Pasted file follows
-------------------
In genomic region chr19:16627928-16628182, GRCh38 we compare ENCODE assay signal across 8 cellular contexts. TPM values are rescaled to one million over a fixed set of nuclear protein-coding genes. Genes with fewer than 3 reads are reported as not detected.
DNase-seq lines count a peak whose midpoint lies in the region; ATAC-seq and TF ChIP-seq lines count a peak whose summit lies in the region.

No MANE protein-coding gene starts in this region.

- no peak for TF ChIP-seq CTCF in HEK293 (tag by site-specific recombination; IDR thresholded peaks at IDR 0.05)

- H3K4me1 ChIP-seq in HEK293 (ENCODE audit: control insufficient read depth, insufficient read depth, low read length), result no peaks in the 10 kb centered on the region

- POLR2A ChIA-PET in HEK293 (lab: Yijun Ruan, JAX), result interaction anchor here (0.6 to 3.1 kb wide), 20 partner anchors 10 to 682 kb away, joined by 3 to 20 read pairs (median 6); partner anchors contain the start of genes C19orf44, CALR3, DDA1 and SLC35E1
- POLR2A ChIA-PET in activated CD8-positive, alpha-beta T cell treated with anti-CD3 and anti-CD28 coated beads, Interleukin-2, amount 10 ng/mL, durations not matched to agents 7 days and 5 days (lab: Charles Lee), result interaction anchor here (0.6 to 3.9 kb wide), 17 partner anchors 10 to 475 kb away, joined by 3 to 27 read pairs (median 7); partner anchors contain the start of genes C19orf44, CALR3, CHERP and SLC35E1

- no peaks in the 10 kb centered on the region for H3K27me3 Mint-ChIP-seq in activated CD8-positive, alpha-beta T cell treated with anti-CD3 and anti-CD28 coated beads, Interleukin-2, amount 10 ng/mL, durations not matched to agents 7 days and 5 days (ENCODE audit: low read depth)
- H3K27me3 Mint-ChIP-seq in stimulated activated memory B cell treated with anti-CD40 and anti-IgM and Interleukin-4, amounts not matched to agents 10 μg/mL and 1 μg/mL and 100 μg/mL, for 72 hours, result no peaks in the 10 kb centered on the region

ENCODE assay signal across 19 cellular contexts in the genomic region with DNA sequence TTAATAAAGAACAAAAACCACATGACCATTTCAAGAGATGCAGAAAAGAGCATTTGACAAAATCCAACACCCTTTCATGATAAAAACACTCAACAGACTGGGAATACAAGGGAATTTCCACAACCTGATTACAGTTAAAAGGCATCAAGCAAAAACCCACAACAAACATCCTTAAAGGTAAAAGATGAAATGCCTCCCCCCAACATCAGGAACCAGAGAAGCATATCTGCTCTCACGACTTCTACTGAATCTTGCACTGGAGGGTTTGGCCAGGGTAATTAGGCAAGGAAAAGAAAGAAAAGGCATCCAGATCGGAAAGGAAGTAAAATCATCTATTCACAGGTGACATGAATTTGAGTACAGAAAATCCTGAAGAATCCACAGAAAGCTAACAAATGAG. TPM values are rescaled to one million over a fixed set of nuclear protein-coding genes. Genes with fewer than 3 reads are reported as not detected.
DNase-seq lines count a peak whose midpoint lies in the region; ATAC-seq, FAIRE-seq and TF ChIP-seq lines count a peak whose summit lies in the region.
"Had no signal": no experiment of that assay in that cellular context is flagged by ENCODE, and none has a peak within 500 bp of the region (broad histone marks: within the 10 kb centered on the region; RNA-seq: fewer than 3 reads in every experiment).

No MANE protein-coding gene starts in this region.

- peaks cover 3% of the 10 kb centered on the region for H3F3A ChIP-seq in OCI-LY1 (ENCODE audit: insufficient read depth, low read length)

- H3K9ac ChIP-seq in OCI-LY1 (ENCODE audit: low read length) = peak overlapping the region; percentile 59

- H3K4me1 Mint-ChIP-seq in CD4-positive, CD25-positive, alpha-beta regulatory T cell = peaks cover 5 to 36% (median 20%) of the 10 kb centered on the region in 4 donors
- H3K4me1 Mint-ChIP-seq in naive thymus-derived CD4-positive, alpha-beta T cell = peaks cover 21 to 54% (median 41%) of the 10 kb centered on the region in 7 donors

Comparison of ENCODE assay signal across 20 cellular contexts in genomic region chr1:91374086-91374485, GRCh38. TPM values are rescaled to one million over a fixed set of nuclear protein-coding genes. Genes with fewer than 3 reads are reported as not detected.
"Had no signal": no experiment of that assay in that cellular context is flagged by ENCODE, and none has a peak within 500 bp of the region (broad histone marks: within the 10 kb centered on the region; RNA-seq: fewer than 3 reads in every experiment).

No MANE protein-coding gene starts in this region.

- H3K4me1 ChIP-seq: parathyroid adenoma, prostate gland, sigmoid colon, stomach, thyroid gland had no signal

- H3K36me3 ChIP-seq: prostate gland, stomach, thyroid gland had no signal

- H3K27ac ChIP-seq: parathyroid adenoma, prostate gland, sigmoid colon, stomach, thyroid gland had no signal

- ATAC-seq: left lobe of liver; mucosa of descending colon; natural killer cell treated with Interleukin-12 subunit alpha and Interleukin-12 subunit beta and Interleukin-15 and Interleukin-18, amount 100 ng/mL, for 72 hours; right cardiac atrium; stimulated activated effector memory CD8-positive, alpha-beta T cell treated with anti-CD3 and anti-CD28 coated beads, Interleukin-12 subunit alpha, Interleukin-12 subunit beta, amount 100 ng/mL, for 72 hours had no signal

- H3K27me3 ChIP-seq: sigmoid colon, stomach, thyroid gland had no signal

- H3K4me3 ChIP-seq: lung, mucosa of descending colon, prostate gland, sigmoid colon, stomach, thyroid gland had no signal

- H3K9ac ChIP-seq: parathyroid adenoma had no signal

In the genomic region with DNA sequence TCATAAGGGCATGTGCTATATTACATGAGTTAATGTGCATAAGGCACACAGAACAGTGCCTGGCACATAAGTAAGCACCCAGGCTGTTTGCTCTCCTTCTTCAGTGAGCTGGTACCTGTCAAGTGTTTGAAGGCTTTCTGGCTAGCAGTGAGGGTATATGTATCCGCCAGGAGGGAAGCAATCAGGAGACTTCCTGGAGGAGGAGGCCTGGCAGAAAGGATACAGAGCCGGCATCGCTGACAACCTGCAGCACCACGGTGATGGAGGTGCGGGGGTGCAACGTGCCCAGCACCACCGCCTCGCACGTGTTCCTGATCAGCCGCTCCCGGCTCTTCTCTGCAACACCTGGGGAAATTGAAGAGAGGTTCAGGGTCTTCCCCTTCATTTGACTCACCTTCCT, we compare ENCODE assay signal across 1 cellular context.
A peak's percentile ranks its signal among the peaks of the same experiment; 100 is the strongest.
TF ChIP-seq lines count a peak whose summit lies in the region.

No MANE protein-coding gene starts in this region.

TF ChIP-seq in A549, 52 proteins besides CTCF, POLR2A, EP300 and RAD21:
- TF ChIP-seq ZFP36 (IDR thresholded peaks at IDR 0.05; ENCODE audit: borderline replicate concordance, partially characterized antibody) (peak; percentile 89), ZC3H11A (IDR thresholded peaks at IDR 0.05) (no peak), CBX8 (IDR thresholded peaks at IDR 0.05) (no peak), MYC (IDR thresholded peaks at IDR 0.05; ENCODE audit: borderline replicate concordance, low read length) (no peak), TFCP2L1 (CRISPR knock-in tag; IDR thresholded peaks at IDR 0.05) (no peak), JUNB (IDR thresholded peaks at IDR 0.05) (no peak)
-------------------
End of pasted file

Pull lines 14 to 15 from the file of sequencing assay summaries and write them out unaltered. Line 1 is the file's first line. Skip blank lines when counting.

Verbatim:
- peaks cover 3% of the 10 kb centered on the region for H3F3A ChIP-seq in OCI-LY1 (ENCODE audit: insufficient read depth, low read length)

- H3K9ac ChIP-seq in OCI-LY1 (ENCODE audit: low read length) = peak overlapping the region; percentile 59